Whakawhanaungatanga - Building Trust and Connections: A Qualitative Study Indigenous Māori Patients and Whānau (Extended Family Network) Hospital Experiences

Komene, Ebony
Pene, Bobbie
Gerard, Debra
Parr, Jenny
Aspinall, Cath
Wilson, Denise
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Journal Article
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AIMS: Investigated the experiences of Māori (the Indigenous peoples of Aotearoa, New Zealand) patients and whānau (extended family network) engaging with acute hospital inpatient services and their priorities for a Māori-centred model of relational care.

DESIGN: A qualitative Māori-centred research design using a Thought Space Wānanga (learning through in-depth group discussion, deliberation and consideration) approach.

METHODS: Two wānanga were conducted between May 2022 and June 2022, with 13 Māori patients who had been acutely hospitalized within the past 12 months and their whānau members. The first wānanga utilized storytelling and journey mapping to collect data. The second wānanga refined the initial themes. Wānanga were audio-recorded and then inductively coded and developed into themes.

RESULTS: Thirteen patients and whānau attended the first wānanga, while 10 patients and whānau participated in the second wānanga). Four themes were developed: (1) Whakawhanaungatanga (establishing connections and relationships), (2) Whakamana (uplifting the status and esteem of Māori), (3) Whakawhitiwhiti kōrero (the importance of communicating, discussing and deliberating) and (4) Kotahitanga (working together with purpose) all provide insights into the importance of effectively engaging and connecting with Māori patients and whānau when acutely hospitalized.

CONCLUSIONS: The experiences and priorities of Māori patients and whānau affirm the international literature, suggesting that Indigenous relational concepts are critical to building relationships, connections and trust. Despite existing healthcare models for working with Indigenous peoples, their poor application contributes to sub-optimal healthcare experiences at all points of their healthcare journey. A relational mode of practice focused on engagement and forming connections better meets the needs of Indigenous peoples engaging with inpatient health services.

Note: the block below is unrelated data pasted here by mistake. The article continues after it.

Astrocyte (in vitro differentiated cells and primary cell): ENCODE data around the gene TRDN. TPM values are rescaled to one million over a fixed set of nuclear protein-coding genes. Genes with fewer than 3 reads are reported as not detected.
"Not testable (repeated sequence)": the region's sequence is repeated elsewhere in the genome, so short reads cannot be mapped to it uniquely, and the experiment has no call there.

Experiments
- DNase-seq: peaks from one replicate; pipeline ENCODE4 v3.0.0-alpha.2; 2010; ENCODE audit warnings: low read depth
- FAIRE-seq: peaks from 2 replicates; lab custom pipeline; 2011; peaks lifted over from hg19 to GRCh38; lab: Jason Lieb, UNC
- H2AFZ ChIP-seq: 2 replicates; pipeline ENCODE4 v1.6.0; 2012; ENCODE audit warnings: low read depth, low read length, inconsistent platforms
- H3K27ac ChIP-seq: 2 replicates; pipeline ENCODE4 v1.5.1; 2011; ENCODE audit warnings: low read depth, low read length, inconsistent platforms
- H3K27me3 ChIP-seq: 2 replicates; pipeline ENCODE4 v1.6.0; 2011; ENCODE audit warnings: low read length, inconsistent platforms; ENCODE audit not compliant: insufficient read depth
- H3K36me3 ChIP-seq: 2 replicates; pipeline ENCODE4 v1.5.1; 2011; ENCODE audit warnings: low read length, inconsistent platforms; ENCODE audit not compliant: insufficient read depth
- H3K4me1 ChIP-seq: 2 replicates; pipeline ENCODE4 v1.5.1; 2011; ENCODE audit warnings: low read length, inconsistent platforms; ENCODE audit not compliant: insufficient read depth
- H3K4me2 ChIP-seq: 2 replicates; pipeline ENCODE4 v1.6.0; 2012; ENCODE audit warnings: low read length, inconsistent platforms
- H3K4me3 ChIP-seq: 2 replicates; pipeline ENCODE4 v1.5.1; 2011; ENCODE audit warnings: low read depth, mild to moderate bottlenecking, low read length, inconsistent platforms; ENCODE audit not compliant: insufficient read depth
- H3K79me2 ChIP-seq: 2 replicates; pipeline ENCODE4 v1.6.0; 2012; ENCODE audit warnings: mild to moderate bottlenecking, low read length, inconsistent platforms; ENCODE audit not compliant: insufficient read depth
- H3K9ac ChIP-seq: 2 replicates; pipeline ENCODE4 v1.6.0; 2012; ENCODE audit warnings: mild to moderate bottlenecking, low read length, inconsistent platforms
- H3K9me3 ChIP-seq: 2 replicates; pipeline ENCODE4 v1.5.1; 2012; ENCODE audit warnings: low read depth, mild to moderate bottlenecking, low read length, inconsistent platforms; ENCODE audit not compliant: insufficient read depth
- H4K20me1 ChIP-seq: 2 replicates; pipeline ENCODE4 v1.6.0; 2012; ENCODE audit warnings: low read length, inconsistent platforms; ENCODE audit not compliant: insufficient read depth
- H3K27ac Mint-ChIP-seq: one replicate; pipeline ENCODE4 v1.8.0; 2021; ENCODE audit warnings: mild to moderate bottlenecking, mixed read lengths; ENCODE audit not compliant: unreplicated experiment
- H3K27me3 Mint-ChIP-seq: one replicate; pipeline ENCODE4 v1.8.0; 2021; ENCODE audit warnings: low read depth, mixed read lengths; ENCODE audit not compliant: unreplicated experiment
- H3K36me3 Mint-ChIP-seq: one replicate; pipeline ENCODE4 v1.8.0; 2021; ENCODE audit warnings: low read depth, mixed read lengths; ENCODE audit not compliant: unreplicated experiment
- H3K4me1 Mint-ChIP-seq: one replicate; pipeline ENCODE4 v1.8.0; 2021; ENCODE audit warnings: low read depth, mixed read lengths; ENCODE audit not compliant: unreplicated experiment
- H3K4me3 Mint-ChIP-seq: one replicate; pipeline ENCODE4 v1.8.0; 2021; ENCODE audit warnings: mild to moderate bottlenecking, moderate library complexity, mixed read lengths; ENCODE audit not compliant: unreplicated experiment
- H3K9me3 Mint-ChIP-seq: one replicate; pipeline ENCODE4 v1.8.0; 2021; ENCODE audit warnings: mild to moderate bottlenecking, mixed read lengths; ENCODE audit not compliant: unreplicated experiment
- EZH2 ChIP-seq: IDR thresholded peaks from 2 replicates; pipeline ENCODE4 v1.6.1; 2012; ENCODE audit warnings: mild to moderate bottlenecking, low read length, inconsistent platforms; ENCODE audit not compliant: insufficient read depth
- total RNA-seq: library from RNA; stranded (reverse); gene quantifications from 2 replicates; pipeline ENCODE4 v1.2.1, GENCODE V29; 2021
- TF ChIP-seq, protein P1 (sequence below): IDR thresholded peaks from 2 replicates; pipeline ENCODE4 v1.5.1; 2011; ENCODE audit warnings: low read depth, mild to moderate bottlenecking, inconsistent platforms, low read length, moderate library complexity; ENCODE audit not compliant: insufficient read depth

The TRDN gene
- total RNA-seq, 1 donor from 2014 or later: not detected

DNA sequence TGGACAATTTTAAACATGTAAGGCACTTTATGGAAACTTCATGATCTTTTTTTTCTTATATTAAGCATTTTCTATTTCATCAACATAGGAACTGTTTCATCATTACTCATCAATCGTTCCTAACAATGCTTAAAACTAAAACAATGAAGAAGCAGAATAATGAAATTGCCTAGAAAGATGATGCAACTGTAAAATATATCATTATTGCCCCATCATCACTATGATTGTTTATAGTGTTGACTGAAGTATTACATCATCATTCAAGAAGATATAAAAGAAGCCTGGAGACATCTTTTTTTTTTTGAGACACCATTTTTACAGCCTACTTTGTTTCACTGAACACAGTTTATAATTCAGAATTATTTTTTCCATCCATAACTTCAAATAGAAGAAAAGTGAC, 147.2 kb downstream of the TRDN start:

IMPLICATIONS FOR THE PROFESSION AND/OR PATIENT CARE: Despite the existence of Indigenous models of care, Indigenous peoples consistently report a lack of engagement and connection when accessing inpatient health services. Without establishing relationships, applying models of care is challenging. IMPACT (ADDRESSING): What problem did the study address? Internationally, healthcare systems are consistently ill-equipped to deliver culturally safe care for Indigenous and marginalized peoples, evident in ongoing health inequities. Like other reports of Indigenous experiences of health services, Māori express dissatisfaction with care delivery in an acute inpatient setting. This study investigated Māori patients and whānau experiences engaging with acute hospital inpatient services and their priorities for a Māori-centred model of relational care. What were the main findings? Māori patients and whānau recounted negative experiences with healthcare professionals lacking effective relationships and trust. Satisfaction occurred when engagement with health care professionals resembled Indigenous cultural rituals of encounter that considered their holistic, collective and dynamic worldviews. Previous models of relational care, while helpful, are not Indigenous and so do not address their needs, such as engagement as a mode of practice (how) to achieve this. Where and on whom will the research have an impact? This research impacts Indigenous peoples' health outcomes, particularly Māori, and nurses and clinicians working and interacting within acute inpatient and other hospital settings. Indigenous research methods support co-constructing knowledge for translation into practical outcomes through transformational practices, policies and theory development.

REPORTING METHOD: We used the Consolidated Criteria for Strengthening the Reporting of Health Research Involving Indigenous Peoples (CONSIDER) statement (see File S2-CONSIDER Checklist) and the Consolidated Criteria for Reporting Qualitative Research (COREQ) guidelines (see File S3-COREQ Checklist). PATIENT OR PUBLIC CONTRIBUTION: Māori patients and their whānau interviewed about their experiences were involved in data interpretation.

indigenous research , inequity , journey mapping , Māori health , Māori-centred research , modes of care , patient experience , qualitative research , storytelling , Māori health , Māori-centred research , indigenous research , inequity , journey mapping , modes of care , patient experience , qualitative research , storytelling , 4203 Health Services and Systems , 42 Health Sciences , Clinical Research , Health Services , 8 Health and social care services research , 8.1 Organisation and delivery of services , Generic health relevance , 3 Good Health and Well Being , 1110 Nursing , Nursing , 4204 Midwifery , 4205 Nursing
Journal of Advanced Nursing, ISSN: 0309-2402 (Print); 0309-2402 (Online), Wiley, 80(4), 1545-1558. doi: 10.1111/jan.15912
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© 2023 The Authors. Journal of Advanced Nursing published by John Wiley & Sons Ltd. This is an open access article under the terms of the Creative Commons Attribution-NonCommercial-NoDerivs License, which permits use and distribution in any medium, provided the original work is properly cited, the use is non-commercial and no modifications or adaptations are made.